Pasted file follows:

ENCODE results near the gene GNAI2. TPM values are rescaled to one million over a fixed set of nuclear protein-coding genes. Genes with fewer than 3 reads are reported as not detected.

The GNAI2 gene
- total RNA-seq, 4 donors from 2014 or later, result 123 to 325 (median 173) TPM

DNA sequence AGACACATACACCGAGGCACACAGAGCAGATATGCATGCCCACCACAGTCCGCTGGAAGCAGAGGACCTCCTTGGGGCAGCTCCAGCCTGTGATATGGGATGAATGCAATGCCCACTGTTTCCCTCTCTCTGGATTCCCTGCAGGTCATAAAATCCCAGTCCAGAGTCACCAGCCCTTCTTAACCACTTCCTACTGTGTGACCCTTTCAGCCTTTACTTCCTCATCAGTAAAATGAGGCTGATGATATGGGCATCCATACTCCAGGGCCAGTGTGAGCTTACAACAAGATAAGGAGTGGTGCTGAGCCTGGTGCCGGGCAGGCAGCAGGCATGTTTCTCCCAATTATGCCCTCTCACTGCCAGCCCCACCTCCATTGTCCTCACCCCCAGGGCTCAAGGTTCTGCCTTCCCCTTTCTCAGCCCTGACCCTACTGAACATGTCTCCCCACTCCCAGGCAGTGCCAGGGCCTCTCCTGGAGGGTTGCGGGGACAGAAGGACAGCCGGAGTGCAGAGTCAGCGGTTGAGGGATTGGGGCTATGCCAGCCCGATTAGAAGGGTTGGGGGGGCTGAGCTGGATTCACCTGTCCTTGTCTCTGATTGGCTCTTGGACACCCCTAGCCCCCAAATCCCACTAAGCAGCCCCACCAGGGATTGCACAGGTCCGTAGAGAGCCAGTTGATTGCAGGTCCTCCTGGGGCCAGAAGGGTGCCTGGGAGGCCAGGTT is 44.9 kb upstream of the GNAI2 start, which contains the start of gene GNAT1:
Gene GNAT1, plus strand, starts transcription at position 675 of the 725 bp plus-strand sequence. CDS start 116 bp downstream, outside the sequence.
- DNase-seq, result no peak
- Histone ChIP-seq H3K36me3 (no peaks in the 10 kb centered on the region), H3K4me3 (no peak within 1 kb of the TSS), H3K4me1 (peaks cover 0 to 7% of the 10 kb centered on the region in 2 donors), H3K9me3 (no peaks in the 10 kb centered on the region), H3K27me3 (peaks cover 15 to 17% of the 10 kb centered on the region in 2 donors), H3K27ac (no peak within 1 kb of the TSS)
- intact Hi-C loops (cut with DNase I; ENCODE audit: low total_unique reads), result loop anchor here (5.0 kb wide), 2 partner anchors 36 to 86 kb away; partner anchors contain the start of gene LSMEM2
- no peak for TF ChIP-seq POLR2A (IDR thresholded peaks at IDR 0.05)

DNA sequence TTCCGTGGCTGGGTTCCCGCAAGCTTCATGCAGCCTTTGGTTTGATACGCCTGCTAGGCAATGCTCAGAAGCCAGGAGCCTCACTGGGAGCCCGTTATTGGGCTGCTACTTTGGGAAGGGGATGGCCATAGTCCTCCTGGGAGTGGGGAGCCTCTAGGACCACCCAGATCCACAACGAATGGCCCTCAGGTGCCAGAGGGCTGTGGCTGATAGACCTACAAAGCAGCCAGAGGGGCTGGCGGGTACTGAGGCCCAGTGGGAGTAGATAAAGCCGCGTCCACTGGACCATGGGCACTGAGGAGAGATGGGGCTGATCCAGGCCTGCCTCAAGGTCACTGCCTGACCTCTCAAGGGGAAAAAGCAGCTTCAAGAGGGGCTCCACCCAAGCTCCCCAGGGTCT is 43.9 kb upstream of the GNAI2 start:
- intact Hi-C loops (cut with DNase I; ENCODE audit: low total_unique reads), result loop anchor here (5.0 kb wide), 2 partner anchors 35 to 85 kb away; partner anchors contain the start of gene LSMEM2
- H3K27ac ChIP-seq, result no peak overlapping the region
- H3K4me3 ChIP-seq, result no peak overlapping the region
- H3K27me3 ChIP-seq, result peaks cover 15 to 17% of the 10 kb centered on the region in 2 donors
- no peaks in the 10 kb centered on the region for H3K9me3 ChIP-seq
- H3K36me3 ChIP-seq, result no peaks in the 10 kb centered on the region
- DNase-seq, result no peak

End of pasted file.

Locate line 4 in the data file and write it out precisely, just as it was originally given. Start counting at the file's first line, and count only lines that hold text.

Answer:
DNA sequence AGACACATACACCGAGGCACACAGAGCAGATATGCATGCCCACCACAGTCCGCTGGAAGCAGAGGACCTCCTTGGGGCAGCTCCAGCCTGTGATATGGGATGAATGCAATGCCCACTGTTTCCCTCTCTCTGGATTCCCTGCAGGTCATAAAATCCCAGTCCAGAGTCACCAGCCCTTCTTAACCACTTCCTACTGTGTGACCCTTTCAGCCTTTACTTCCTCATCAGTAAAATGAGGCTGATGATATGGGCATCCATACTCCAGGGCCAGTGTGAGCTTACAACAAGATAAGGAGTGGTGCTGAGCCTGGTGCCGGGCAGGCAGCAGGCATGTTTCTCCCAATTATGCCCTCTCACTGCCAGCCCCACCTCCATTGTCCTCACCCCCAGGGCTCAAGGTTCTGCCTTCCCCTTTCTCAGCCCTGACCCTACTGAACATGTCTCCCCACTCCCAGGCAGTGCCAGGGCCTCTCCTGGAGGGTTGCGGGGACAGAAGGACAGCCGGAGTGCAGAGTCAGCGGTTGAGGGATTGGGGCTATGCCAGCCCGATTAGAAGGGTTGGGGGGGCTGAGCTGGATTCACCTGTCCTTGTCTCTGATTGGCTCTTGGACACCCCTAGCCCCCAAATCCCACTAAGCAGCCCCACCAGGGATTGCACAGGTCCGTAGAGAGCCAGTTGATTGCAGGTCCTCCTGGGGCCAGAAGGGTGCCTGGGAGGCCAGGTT is 44.9 kb upstream of the GNAI2 start, which contains the start of gene GNAT1: